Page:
Out of the Cradle Endlessly Rocking, Op.41*
On the Beach at Night, Op.78**
My Papa’s Waltz*
Youth, Day, Old Age and Night*
O You Whom I Often and Silently Come
As Adam Early in the Morning*
What if Some Little Pain*
Early in the Morning
I strolled Across and Open Field
Visits to St Elizabeth’s*
I Will Breathe a Mountain: Never More Will the Wind; O To Be a Dragon*; The Bustle in a House*; The Crazy Woman*; Night Practice*
Costa del Nowhere*
When We Built the Church*
The Digital Wonder Watch (An Advertisement)**
Three Songs for Voice and Guitar: Ay, que el alma; Severa Villafane; Pueblito, mi pueblo
Siempre en mi corazón
En una noche asi
Cancion del amor triste
*UK Premiere **European Premiere
Carole Farley (soprano)
William Bolcom (piano)
John Constable (piano)
Lowell Liebermann (piano)
Fabio Zanon (guitar)
Reviewed by: Timothy Ball
Reviewed: 1 June, 2005
Venue: Wigmore Hall, London
This recital was an intriguing notion, in that three composers were to have accompanied Carole Farley in their respective songs. In the event, sadly, Ned Rorem was announced as poorly and unable to travel from the USA. His portion of the programme was taken over by John Constable who was already booked to play the Lecuona selection.
The evening began somewhat inauspiciously with two rather protracted settings of Walt Whitman by Lowell Liebermann. Apparently feted for his compositions, I’m afraid his anodyne – and often strikingly derivative – music makes very little impression on this listener.
Unwittingly, part of the title of the first song (Endlessly Rocking) was all too apposite since, at around 12 minutes’ duration, it more than outstayed its welcome; the constantly repeated ‘rocking’ figure in the accompaniment proving to be a particular irritant.There was quite an atmospheric start to “On the Beach at Night” and, later on, some effective piano figuration, but there was little to suggest a considered musical response to this evocative poetry. The composer’s playing, strange to report, seemed quite perfunctory and, in any case, the accompaniments did not provide especial illumination for the words.
Ned Rorem’s songs, by contrast, have the virtue, at least, of brevity. In contrast to Liebermann, Rorem prefers a lighter, generally wittier approach, though sometimes tinged with a touching nostalgia. Four of these songs are particularly short, yet each made an impression, and the comparatively extended songs were notable for their touches of wistfulness and irony. The final song in this selection – “Visits to St Elizabeth’s” – with its constant refrain of “that lies in the house of Bedlam” is a setting of a most effective poem by Elizabeth Bishop, and its unfolding story is delightfully set by Rorem with an acute response to the text and some dextrous turns of phrase.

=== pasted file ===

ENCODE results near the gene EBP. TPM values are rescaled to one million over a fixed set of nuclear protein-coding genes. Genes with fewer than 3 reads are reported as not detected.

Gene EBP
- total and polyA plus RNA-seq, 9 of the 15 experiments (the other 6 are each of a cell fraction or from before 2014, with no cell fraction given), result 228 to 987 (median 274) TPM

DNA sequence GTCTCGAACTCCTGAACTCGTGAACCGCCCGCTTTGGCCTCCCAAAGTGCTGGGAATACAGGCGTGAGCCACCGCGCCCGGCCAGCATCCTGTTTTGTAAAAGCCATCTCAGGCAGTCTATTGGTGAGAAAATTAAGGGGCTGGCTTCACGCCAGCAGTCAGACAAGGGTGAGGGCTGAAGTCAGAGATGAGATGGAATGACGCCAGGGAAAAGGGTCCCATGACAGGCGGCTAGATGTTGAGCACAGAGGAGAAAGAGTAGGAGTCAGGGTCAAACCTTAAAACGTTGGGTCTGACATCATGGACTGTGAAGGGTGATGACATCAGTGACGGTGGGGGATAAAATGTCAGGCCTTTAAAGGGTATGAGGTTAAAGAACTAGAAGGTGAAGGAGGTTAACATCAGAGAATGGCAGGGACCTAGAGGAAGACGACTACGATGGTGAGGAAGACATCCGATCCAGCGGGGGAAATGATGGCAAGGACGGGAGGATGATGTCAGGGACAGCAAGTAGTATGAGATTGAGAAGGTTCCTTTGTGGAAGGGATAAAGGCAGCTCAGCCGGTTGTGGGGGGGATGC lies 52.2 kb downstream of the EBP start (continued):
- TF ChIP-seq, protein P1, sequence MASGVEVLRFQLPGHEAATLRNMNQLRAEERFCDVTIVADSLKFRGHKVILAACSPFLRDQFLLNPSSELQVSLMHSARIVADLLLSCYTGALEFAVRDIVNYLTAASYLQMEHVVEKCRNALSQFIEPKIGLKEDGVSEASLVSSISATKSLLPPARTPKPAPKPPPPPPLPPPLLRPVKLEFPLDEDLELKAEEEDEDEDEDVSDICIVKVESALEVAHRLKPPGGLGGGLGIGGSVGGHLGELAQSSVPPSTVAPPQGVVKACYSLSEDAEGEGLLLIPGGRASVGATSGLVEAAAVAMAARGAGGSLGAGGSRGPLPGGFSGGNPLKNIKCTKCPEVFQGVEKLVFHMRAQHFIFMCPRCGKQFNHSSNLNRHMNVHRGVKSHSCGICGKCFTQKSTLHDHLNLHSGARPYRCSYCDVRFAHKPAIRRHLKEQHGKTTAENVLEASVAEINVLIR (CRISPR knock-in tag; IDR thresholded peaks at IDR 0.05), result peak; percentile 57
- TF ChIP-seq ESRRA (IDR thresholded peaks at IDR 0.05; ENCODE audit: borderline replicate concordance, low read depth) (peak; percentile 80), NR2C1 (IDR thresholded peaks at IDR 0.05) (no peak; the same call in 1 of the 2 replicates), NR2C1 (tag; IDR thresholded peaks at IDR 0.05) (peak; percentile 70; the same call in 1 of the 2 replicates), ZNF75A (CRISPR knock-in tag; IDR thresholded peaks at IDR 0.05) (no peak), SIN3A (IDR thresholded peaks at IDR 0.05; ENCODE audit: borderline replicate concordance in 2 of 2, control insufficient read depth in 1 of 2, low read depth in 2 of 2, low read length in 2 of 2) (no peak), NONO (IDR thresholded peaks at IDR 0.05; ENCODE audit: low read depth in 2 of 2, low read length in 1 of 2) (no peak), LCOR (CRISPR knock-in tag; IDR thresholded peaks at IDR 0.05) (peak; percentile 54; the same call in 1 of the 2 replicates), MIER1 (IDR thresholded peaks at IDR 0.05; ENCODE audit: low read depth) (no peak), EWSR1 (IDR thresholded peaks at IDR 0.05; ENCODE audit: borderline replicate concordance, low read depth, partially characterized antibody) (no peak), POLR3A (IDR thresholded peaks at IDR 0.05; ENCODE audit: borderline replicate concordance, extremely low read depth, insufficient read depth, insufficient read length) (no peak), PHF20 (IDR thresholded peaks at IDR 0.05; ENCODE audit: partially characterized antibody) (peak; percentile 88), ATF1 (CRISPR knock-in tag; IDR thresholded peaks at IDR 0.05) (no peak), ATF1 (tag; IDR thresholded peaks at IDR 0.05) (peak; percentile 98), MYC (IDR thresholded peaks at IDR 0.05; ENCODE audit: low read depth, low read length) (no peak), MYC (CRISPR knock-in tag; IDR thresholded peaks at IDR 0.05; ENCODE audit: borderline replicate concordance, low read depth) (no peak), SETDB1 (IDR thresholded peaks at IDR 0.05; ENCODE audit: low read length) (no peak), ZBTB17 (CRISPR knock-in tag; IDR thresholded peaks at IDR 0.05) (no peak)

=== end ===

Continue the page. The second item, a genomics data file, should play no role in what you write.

Whilst all will want to send the composer good wishes for a speedy recovery, he could rest easy since John Constable was – predictably – a fine exponent.
The highlight of this programme – and the songs which made the strongest impression – was the selection from William Bolcom’s “I Will Breathe a Mountain” plus four other songs, accompanied with considerable panache by the composer.
Bolcom’s eclectic approach is, in these songs at least, imbued with the spirit of Charles Ives, with some explosive piano outbursts, extremes of vocal writing – some of it declamatory and some spoken passages – and, in at least one instance, “The Crazy Woman”, a dash of Schoenberg’s “Pierrot Lunaire”. Allied to these, however, is a ‘homespun’ quality, as in “The Bustle in a House”, an Emily Dickinson setting. In the Blake poem “Mary”, I detected a hint of Britten’s Cabaret Songs along with some Mahlerian irony to conclude. This is a long piece, but, unlike Liebermann’s, one did not feel it was unnecessarily drawn out.There was a feeling of bitterness in “When We Built the Church”, and “The Digital Wonder Watch (An Advertisement)” had a laconic humour, not least via its ‘tick-tock’ accompaniment.
Bolcom was a most impressive accompanist – much of the piano writing is pretty taxing – but the composer was unfazed and played with aplomb.
Gentler, more reflective fare was to be heard in Guastavino’s “Three Songs for Voice and Guitar”, which Fabio Zanon accompanied with sensitivity, and the somewhat more ‘popular’ inflections of Lecuona’s songs – some with decided cocktail-bar overtones – drew the recital to a close, save for a couple of encores.
Carole Farley has a devoted following, but it has to be admitted that her ample voice is something of an acquired taste. With considerable experience on the operatic stage, one sometimes felt, in this recital, that a less forceful, more intimate, approach would have been more appropriate.
One admired the fact that she sang the whole programme from memory, though there were several divergences from the texts printed in the programme, but her occasionally forced and cloudy tone made for indistinct words, both in English and Spanish. In the latter, a sharper articulation of the text was really needed.
However, her sense of identification and communication was admirable, as is her decision to include these songs in her extensive repertoire.